Donald Trump’s niece says president is dangerous and calls on him to resign | US news | The Guardian


Mary Trump, whose bombshell book was published Tuesday, tells ABC that the country is ‘on a precipice’

Source: Donald Trump’s niece says president is dangerous and calls on him to resign | US news | The Guardian

Read more

Mary Trump’s book: eight of its most shocking claims about the president

Trump’s niece condemns him as having the maturity of a 3-year-old in brutal new excerpt – Alternet.org


Despite efforts by members of the Trump family and their allies to prevent Mary L. Trump’s new tell-all book from being released, it looks like the book will be coming out sooner than previously expected. According to CNN’s Brian Stelter, Simon & Schuster has announced that the release date for

Source: Trump’s niece condemns him as having the maturity of a 3-year-old in brutal new excerpt – Alternet.org

Donald Trump and family go to court to STOP niece’s book | Daily Mail Online


Donald Trump and his siblings attempted to ask a New York court to grant a temporary restraining order against their niece Mary Trump to stop her book which will lift the lid on their fractured family.

Source: Donald Trump and family go to court to STOP niece’s book | Daily Mail Online

Sarah Sanders lied again and again for Trump. Now she’s got her teeth into John Bolton | Arwa Mahdawi | Opinion | The Guardian


The former White House press secretary has a memoir in the works. But let’s not forget her talent for fiction, writes Arwa Mahdawi

Source: Sarah Sanders lied again and again for Trump. Now she’s got her teeth into John Bolton | Arwa Mahdawi | Opinion | The Guardian

Schiff rips Barr for using DOJ to protect Trump from Bolton book : MSNBC


Rep. Adam Schiff talks with Ali Velshi about the revelations in John Bolton’s new book, Bill Barr’s efforts to use threats from the DOJ to protect Donald Trump from embarrassment, and how Bolton’s testimony would have aided in the impeachment of Trump.

Source: Schiff rips Barr for using DOJ to protect Trump from Bolton  : MSNBC

Trump signs executive order targeting social media companies – CNNPolitics


President Donald Trump signed an executive order targeting social media companies on Thursday, days after Twitter called two of his tweets “potentially misleading.”

Source: Trump signs executive order targeting social media companies – CNNPolitics

Journalism’s Assange problem : THe Conversation


These days, anybody with an internet connection can be a publisher.

That doesn’t make everybody a journalist.

This distinction has become more important than ever in light of two recent events.

One was the arrest of WikiLeaks founder Julian Assange. The other was a proposal by lawmakers from Georgia, the Peach State, that looked more like an export from the Georgia that was part of the Soviet Union: a so-called “ethics in journalism” act that would have imposed onerous new requirements and potential civil penalties on reporters.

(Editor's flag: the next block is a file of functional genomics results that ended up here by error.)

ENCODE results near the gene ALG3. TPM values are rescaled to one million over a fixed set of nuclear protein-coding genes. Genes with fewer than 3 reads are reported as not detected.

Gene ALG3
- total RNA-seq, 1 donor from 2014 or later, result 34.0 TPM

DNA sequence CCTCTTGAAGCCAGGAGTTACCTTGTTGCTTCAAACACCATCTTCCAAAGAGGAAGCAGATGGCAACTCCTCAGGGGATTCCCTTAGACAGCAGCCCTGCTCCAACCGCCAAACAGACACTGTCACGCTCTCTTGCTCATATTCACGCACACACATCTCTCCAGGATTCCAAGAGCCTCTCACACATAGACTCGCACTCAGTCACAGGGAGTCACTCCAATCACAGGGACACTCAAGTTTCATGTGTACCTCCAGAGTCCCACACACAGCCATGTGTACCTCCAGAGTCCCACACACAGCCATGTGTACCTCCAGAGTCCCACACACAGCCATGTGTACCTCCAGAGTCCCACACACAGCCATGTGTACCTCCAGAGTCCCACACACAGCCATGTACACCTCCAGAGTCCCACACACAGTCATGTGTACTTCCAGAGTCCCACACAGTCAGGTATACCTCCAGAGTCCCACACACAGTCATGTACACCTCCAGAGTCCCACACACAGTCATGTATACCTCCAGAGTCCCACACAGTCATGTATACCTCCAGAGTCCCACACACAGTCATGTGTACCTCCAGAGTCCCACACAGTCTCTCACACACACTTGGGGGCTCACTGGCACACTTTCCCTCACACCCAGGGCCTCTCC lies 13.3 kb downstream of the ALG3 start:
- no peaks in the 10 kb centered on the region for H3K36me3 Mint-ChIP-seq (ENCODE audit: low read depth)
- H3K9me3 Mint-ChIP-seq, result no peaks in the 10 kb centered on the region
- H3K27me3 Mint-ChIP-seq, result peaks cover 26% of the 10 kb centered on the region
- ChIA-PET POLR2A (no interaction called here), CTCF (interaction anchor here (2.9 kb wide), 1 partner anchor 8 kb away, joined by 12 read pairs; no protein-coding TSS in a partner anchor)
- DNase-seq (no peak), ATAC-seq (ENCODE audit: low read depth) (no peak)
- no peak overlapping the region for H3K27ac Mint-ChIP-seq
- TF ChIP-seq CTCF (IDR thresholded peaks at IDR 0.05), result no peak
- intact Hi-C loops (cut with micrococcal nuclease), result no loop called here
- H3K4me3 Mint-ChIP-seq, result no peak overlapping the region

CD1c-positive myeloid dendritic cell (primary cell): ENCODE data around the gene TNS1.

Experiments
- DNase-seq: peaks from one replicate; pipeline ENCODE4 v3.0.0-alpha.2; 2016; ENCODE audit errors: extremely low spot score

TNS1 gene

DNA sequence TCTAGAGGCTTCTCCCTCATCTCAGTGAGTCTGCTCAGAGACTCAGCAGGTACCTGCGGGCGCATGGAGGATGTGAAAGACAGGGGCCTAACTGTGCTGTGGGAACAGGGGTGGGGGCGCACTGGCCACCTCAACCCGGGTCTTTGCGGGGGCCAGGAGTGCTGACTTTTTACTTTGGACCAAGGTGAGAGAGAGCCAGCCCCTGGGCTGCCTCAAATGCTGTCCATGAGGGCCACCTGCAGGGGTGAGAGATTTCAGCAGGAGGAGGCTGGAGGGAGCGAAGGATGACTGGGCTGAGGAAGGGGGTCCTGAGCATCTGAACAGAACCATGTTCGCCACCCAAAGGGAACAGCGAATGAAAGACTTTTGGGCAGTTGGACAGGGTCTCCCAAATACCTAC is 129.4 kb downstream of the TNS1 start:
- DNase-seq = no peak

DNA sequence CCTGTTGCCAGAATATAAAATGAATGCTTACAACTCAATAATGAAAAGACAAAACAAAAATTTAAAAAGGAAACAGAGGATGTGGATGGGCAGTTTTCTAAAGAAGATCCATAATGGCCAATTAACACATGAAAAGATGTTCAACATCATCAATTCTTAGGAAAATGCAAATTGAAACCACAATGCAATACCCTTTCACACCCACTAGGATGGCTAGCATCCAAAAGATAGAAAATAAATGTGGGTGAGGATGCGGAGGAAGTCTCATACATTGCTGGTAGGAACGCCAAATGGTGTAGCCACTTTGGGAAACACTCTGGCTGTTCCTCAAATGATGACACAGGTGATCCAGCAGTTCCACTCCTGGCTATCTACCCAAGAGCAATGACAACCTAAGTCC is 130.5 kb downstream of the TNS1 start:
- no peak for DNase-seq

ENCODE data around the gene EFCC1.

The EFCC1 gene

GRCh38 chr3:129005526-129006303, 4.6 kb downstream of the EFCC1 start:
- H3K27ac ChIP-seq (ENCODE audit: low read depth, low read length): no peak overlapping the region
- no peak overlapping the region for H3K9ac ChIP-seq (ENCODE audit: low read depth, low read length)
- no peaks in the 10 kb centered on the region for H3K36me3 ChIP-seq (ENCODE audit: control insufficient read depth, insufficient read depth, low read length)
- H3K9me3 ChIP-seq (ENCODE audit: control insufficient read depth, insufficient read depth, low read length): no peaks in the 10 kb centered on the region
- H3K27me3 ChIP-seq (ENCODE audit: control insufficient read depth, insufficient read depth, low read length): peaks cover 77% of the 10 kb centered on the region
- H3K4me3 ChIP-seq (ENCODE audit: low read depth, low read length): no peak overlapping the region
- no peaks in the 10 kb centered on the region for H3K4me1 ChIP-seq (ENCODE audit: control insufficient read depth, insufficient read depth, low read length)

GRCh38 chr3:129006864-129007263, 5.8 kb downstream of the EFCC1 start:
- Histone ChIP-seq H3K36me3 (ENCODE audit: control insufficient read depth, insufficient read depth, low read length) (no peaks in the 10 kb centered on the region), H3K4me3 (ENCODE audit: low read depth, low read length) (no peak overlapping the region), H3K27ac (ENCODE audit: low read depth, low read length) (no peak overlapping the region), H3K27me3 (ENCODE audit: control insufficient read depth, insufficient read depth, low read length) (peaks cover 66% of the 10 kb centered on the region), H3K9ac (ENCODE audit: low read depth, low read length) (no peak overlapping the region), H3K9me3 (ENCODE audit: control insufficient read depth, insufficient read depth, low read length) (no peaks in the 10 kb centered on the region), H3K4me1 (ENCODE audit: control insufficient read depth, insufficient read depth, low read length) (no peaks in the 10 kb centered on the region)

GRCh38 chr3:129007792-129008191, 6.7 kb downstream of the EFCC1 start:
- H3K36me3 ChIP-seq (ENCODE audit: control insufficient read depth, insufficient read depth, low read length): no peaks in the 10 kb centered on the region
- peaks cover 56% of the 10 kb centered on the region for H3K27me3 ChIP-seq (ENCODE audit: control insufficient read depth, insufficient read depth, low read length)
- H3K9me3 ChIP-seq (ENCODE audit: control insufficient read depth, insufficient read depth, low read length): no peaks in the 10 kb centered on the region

As soon as news broke of Assange’s potential extradition to the United States for trial on charges of conspiracy, his allies began campaigning to make him a Fourth Estate martyr.

“Every journalist in the world” should be speaking out on Assange’s behalf, said Intercept editor Glenn Greenwald. Another fugitive leaker of U.S. government secrets, Edward Snowden, tweeted that Assange’s arrest represents “a dark day for press freedom.”

As two journalism professors who practiced the craft for many years before becoming teachers of it, we know firsthand how powerfully reporters are drawn to unpopular causes. It’s an admirable reflex that often makes for great journalism and a better society.

But granting Assange journalist status is beyond problematic: It’s likely to draw more attacks on press freedom such as the Georgia lawmakers’ thinly disguised attempt to sanction and ostracize journalists whose work they don’t like.

 

Source: Journalism’s Assange problem  : The Conversation

The EU has approved a controversial overhaul of copyright laws – MIT Technology Review


European Union member states will now have two years to work out how to put the laws into action within their own countries.

What’s happened: The European Parliament voted the measures through by 348 to 278.

Why controversial? Two specific provisions have come in for criticism. Article 11 will let news organizations collect more fees from aggregators like Facebook and Google. Article 13 would require web giants to automatically filter copyrighted material, such as songs or videos, unless they have been specifically licensed. Although vaguely worded, both sections will require tech companies to do a lot more to police content on their platforms.

A showdown: The run-up to the law has seen two sides line up to fight it out. The music industry and big publishers are in favor. The opposing side includes the tech giants, but also a large grassroots movement that says the law will damage free expression online.

But some compromise: The proposals have been watered down from their original form to address some of the concerns raised by companies like Google, which had threatened to drop its news service in Europe over Article 11 (which it called a “link tax”). However, opponents are still far from happy with the new law.

 

Source: The EU has approved a controversial overhaul of copyright laws – MIT Technology Review